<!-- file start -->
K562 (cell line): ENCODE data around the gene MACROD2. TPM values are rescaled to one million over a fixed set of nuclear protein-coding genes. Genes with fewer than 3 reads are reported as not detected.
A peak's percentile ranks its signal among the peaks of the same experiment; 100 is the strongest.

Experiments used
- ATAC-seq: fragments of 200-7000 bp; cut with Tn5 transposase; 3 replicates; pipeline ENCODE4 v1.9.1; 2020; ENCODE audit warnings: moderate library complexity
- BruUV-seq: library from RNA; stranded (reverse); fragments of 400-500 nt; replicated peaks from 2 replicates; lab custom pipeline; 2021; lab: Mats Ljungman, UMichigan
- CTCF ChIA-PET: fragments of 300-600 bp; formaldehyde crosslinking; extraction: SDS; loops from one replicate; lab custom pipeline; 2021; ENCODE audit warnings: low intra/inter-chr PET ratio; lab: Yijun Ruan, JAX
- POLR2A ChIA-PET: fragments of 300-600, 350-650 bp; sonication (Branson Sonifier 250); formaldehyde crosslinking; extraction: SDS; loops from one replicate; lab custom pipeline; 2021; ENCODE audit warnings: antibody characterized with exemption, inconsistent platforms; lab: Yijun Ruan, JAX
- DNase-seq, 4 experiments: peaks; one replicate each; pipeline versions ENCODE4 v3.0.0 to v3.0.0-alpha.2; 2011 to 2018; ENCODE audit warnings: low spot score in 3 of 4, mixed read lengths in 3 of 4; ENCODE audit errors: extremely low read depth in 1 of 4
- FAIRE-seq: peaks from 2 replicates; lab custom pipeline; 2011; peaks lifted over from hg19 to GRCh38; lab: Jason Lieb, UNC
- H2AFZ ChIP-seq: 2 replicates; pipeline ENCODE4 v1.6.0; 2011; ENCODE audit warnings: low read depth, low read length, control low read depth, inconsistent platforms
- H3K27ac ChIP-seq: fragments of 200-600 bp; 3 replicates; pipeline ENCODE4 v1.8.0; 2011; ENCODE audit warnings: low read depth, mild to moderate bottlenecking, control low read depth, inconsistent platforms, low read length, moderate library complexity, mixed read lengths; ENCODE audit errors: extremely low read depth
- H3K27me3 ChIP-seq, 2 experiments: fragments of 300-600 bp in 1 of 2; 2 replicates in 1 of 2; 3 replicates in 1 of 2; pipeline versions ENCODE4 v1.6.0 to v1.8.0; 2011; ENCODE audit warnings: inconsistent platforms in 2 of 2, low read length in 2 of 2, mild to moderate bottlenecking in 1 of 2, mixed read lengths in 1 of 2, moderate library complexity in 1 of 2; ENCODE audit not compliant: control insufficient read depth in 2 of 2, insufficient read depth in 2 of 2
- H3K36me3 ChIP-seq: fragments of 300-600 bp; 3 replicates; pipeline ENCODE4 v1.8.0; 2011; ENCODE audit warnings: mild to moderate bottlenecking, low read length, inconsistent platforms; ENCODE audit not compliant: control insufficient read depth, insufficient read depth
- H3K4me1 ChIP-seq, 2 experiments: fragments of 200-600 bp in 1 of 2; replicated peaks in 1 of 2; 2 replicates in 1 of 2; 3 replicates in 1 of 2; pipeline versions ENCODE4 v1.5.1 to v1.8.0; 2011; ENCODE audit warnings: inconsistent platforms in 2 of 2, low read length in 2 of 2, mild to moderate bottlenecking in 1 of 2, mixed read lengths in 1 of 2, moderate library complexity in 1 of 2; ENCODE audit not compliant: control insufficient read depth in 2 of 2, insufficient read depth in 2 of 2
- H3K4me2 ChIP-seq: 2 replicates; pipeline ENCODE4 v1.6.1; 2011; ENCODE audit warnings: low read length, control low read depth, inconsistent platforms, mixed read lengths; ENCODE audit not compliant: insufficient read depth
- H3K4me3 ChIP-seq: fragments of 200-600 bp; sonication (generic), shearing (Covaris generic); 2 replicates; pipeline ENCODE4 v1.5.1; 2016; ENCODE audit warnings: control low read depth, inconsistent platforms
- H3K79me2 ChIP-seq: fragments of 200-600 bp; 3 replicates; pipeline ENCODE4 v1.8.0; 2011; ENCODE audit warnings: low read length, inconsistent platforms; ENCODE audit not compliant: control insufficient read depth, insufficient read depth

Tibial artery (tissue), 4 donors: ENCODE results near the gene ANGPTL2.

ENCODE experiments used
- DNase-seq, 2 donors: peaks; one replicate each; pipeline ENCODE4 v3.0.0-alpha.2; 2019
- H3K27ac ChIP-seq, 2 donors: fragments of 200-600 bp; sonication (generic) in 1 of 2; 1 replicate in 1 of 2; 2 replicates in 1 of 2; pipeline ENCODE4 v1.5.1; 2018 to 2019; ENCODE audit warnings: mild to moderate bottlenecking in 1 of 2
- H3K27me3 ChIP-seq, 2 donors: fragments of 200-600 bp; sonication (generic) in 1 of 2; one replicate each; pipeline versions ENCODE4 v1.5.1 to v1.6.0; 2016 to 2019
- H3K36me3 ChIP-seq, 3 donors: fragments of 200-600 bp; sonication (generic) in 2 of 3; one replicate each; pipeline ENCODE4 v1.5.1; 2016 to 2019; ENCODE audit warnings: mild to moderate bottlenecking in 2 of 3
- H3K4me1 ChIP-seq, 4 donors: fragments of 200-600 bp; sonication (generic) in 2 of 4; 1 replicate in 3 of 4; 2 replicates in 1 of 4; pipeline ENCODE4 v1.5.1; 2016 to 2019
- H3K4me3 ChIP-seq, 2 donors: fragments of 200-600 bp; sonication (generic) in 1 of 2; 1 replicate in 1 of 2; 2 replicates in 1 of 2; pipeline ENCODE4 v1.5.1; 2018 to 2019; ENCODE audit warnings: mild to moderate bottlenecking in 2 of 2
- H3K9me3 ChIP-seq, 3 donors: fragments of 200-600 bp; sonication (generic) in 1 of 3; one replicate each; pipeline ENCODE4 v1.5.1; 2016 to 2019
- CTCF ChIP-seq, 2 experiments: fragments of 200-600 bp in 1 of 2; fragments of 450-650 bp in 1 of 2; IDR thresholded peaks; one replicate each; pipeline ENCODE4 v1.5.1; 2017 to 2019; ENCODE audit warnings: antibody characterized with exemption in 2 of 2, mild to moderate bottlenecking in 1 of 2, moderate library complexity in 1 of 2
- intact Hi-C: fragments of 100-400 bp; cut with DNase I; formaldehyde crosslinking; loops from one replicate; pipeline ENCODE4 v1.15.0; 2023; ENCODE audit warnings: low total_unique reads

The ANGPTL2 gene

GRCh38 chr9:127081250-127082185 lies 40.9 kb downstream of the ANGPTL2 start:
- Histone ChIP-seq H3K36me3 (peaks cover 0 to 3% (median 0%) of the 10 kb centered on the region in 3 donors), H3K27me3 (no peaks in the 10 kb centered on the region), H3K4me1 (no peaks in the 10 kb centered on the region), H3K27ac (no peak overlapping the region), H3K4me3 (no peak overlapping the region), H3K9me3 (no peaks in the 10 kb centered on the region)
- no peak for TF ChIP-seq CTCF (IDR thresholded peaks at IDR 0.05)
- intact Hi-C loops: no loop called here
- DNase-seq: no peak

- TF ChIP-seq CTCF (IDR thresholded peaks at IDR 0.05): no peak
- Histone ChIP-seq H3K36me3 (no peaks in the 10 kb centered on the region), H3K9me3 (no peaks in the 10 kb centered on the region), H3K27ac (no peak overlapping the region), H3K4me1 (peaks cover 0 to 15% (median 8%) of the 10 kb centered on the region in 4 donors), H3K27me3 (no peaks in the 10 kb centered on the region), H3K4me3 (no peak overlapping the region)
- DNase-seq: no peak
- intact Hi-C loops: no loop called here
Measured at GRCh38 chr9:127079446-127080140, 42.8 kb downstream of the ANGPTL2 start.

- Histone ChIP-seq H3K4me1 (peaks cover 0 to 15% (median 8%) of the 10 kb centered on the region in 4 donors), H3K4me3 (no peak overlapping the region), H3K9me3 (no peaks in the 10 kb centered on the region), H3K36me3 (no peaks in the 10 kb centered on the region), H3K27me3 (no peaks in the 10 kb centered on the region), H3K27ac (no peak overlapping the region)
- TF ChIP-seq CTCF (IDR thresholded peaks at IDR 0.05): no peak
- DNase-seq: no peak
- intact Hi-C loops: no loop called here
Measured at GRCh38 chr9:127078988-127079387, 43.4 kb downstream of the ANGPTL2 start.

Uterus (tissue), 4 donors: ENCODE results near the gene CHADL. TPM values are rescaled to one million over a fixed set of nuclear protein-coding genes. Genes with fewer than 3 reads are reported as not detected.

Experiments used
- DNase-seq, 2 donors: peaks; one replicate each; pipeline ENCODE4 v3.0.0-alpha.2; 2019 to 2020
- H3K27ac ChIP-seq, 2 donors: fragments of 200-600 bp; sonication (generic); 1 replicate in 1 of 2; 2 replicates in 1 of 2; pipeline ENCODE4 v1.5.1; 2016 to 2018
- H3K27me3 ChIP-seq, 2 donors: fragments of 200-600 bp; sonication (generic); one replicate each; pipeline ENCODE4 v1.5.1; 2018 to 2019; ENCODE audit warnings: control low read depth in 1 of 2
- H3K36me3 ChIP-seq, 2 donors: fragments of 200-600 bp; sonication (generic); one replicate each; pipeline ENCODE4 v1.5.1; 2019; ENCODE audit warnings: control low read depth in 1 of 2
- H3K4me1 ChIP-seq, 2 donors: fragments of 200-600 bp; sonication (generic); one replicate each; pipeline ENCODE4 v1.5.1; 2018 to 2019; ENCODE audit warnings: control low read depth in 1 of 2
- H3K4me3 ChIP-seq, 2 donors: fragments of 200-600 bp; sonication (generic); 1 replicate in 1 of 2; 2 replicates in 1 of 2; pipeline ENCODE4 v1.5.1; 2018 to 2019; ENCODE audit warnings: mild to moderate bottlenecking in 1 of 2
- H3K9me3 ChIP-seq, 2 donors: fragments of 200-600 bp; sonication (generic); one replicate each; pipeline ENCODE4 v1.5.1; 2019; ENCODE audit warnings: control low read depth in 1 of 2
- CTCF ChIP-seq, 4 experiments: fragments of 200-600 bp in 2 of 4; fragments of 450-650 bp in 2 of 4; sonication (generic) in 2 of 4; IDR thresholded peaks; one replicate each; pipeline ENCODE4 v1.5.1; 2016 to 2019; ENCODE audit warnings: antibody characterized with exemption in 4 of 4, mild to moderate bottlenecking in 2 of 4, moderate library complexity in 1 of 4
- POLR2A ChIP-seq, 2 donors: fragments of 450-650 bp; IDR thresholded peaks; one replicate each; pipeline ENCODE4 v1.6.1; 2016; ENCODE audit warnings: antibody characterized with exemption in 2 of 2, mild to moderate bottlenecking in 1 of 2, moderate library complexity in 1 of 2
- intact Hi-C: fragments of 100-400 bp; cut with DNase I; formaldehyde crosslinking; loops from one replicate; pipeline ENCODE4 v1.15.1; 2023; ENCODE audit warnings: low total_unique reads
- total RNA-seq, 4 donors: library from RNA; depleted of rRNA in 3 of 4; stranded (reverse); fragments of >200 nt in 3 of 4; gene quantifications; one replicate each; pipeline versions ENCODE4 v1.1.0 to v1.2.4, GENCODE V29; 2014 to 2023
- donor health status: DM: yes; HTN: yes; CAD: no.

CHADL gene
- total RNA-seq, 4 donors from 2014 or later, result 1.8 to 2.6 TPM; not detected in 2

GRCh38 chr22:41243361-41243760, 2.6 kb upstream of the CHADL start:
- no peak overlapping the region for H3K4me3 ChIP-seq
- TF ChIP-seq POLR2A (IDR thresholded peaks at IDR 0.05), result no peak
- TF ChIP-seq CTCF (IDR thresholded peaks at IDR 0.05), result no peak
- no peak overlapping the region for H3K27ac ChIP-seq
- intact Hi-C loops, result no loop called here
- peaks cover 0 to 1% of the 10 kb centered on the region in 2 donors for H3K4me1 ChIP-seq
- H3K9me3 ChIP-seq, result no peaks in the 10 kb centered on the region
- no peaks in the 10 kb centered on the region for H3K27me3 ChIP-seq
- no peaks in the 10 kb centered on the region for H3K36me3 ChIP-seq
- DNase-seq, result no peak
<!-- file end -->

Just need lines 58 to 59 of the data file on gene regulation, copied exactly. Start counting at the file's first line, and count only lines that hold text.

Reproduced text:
- donor health status: DM: yes; HTN: yes; CAD: no.

CHADL gene